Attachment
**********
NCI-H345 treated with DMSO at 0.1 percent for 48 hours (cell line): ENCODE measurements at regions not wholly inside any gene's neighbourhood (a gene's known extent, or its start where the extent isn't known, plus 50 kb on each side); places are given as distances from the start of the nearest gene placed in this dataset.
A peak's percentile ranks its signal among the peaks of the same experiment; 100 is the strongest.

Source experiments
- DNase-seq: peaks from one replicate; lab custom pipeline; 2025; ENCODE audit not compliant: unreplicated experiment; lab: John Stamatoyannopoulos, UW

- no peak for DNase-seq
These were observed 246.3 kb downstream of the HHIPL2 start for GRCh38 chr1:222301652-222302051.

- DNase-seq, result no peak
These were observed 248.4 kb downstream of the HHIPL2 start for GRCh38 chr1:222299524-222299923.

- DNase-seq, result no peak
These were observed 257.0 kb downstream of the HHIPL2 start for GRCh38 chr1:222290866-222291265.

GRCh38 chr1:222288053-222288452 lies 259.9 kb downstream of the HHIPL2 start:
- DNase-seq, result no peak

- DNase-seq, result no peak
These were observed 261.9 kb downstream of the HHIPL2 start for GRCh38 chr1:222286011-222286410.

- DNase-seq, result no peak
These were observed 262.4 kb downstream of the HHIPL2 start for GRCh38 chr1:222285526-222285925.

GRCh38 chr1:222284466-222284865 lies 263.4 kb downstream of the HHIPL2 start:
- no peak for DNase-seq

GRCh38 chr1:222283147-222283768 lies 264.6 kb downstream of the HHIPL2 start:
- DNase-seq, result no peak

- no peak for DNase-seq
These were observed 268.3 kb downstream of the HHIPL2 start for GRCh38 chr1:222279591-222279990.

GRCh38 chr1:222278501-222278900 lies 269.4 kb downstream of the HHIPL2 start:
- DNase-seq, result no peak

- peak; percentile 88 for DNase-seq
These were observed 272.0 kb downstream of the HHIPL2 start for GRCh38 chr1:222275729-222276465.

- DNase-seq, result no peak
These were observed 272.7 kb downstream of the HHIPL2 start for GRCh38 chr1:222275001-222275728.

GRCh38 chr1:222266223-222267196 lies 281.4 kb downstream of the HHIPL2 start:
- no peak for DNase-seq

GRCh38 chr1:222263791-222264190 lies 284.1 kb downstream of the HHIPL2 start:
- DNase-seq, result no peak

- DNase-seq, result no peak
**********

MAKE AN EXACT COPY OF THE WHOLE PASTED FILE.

NCI-H345 treated with DMSO at 0.1 percent for 48 hours (cell line): ENCODE measurements at regions not wholly inside any gene's neighbourhood (a gene's known extent, or its start where the extent isn't known, plus 50 kb on each side); places are given as distances from the start of the nearest gene placed in this dataset.
A peak's percentile ranks its signal among the peaks of the same experiment; 100 is the strongest.

Source experiments
- DNase-seq: peaks from one replicate; lab custom pipeline; 2025; ENCODE audit not compliant: unreplicated experiment; lab: John Stamatoyannopoulos, UW

- no peak for DNase-seq
These were observed 246.3 kb downstream of the HHIPL2 start for GRCh38 chr1:222301652-222302051.

- DNase-seq, result no peak
These were observed 248.4 kb downstream of the HHIPL2 start for GRCh38 chr1:222299524-222299923.

- DNase-seq, result no peak
These were observed 257.0 kb downstream of the HHIPL2 start for GRCh38 chr1:222290866-222291265.

GRCh38 chr1:222288053-222288452 lies 259.9 kb downstream of the HHIPL2 start:
- DNase-seq, result no peak

- DNase-seq, result no peak
These were observed 261.9 kb downstream of the HHIPL2 start for GRCh38 chr1:222286011-222286410.

- DNase-seq, result no peak
These were observed 262.4 kb downstream of the HHIPL2 start for GRCh38 chr1:222285526-222285925.

GRCh38 chr1:222284466-222284865 lies 263.4 kb downstream of the HHIPL2 start:
- no peak for DNase-seq

GRCh38 chr1:222283147-222283768 lies 264.6 kb downstream of the HHIPL2 start:
- DNase-seq, result no peak

- no peak for DNase-seq
These were observed 268.3 kb downstream of the HHIPL2 start for GRCh38 chr1:222279591-222279990.

GRCh38 chr1:222278501-222278900 lies 269.4 kb downstream of the HHIPL2 start:
- DNase-seq, result no peak

- peak; percentile 88 for DNase-seq
These were observed 272.0 kb downstream of the HHIPL2 start for GRCh38 chr1:222275729-222276465.

- DNase-seq, result no peak
These were observed 272.7 kb downstream of the HHIPL2 start for GRCh38 chr1:222275001-222275728.

GRCh38 chr1:222266223-222267196 lies 281.4 kb downstream of the HHIPL2 start:
- no peak for DNase-seq

GRCh38 chr1:222263791-222264190 lies 284.1 kb downstream of the HHIPL2 start:
- DNase-seq, result no peak

- DNase-seq, result no peak